But even when I wasn't the sort of person who watched Buffy, I was always the sort of person who knew a lot of the sort of people who did, with The Belated Birthday Girl being the most prominent example. And it was her idea that we should mark the tenth anniversary of March 10th 1997, the day when the first ever episode of Buffy was broadcast in the US. Which is why I spent most of March 10th 2007 watching the entire first season of the show in one go, and the rest of the day trying to get my thoughts on it written up before midnight.

I've known plenty of other Buffy fans over the years, such as Smudge The Cat, Kenneth O'Lovee, and our old chum Suzanne Vega Fanclub. Suze was the one who wrote to the site on the subject back in August 2000, boasting about his lust for both Buffy's mum and for Willow. So, especially for him, this article starts off with a nice early picture of Xander, Buffy and Willow all together.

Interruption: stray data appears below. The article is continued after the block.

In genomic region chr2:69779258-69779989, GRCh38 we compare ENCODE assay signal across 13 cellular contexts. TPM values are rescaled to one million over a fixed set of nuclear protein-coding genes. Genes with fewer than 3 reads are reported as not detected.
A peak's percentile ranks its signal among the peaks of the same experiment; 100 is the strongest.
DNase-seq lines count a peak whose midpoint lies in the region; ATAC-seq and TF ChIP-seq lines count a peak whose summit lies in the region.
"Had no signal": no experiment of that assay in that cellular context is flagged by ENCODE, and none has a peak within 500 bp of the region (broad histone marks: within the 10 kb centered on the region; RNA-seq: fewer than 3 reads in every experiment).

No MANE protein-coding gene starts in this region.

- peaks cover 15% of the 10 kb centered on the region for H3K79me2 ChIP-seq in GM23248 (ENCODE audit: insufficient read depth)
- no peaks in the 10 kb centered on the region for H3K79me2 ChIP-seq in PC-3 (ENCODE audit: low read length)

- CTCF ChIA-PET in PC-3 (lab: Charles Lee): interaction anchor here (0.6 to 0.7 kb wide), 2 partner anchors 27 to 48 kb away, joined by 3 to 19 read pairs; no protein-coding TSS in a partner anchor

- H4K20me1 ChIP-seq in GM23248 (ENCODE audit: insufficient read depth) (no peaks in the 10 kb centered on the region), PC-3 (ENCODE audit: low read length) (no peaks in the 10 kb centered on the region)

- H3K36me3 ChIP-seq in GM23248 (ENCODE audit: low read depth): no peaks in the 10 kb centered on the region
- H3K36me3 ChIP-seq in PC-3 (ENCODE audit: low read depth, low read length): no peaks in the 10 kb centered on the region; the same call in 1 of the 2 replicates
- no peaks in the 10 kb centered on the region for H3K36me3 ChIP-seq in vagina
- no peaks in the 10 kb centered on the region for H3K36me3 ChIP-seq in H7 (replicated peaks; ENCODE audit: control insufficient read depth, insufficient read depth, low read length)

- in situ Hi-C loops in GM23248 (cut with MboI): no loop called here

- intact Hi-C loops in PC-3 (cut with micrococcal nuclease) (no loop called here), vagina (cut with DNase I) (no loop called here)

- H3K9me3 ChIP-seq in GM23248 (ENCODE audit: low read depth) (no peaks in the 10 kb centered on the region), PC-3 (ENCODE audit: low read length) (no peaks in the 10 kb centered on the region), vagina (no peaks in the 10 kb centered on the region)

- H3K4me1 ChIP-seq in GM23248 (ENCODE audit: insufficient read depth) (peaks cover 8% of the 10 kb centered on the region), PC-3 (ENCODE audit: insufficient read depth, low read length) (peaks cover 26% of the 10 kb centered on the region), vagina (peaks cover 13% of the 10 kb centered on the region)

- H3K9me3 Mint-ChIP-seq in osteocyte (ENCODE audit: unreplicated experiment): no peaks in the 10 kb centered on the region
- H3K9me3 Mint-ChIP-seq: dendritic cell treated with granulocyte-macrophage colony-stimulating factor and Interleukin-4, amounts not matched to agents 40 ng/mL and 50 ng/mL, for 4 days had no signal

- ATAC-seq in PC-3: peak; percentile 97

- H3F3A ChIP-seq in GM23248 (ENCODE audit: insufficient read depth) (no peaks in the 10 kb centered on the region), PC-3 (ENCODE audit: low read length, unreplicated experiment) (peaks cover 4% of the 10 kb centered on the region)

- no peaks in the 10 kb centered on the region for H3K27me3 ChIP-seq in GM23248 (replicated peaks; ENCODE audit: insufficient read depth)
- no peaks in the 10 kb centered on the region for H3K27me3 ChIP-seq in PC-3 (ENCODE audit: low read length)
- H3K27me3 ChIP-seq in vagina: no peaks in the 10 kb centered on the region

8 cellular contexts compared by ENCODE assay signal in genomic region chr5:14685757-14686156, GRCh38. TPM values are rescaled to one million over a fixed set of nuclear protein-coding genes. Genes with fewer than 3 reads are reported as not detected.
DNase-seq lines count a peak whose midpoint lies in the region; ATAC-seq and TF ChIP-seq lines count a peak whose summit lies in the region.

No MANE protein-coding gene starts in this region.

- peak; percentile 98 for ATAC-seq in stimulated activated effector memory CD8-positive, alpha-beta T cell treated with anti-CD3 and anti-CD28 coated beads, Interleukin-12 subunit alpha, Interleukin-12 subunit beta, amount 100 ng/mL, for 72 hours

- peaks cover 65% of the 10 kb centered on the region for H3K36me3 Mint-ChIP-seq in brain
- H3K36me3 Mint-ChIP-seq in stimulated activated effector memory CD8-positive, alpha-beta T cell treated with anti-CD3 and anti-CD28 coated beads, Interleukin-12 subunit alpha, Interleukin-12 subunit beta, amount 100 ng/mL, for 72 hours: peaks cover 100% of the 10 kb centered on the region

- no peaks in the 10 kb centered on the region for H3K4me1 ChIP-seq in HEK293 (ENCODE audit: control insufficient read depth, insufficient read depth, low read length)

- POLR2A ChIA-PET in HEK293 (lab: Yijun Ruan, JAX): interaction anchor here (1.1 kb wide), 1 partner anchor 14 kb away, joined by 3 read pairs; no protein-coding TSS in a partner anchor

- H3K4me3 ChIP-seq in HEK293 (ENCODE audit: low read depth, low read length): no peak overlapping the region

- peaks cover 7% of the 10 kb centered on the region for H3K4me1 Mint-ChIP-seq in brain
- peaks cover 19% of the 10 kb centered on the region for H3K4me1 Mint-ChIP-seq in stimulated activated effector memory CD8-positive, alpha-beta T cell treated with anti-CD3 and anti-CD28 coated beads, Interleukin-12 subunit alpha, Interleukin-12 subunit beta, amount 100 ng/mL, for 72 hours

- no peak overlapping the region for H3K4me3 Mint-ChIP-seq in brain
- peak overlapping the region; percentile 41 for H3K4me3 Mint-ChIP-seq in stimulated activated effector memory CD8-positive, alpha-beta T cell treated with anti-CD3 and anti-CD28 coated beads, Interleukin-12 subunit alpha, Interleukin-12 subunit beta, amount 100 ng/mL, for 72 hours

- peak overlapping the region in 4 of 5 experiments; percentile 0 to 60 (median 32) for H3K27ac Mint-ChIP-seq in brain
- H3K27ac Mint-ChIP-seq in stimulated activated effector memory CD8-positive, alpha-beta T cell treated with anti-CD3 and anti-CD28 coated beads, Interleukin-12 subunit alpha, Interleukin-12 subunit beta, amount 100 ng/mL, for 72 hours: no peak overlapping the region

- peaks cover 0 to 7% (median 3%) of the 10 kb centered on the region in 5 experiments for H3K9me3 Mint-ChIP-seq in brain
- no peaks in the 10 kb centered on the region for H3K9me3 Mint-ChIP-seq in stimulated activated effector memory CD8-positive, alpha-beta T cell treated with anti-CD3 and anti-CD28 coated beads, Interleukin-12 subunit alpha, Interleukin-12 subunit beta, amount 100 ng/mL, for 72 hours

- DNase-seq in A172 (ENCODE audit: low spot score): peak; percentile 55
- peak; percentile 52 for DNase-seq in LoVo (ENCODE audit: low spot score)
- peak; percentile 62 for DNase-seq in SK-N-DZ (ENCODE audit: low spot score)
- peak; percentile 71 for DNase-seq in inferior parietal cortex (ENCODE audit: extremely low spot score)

I'll just wait for Suze to stop screaming, and then I'll explain.

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Simian Substitute Site for March 2007: Drunken Monkey Motorcycle

Drunken Monkey MotorcycleTo begin with, a wee public service announcement. Just over a month ago, I published an article called You Wouldn't Think That I Was 43, describing the compilation CD of my 18 favourite songs of 2006. As usual, the article ended with a competition which offered you the chance to win a copy of the CD simply by guessing a bus number. The closing date for that competition was 23:59 GMT on March 14th, 2007.

Without giving too much away, let me say this: anyone who enters that competition within the next two weeks is probably in with a pretty good chance of winning it. I'll say no more. It's at the bottom of this page, if you're interested.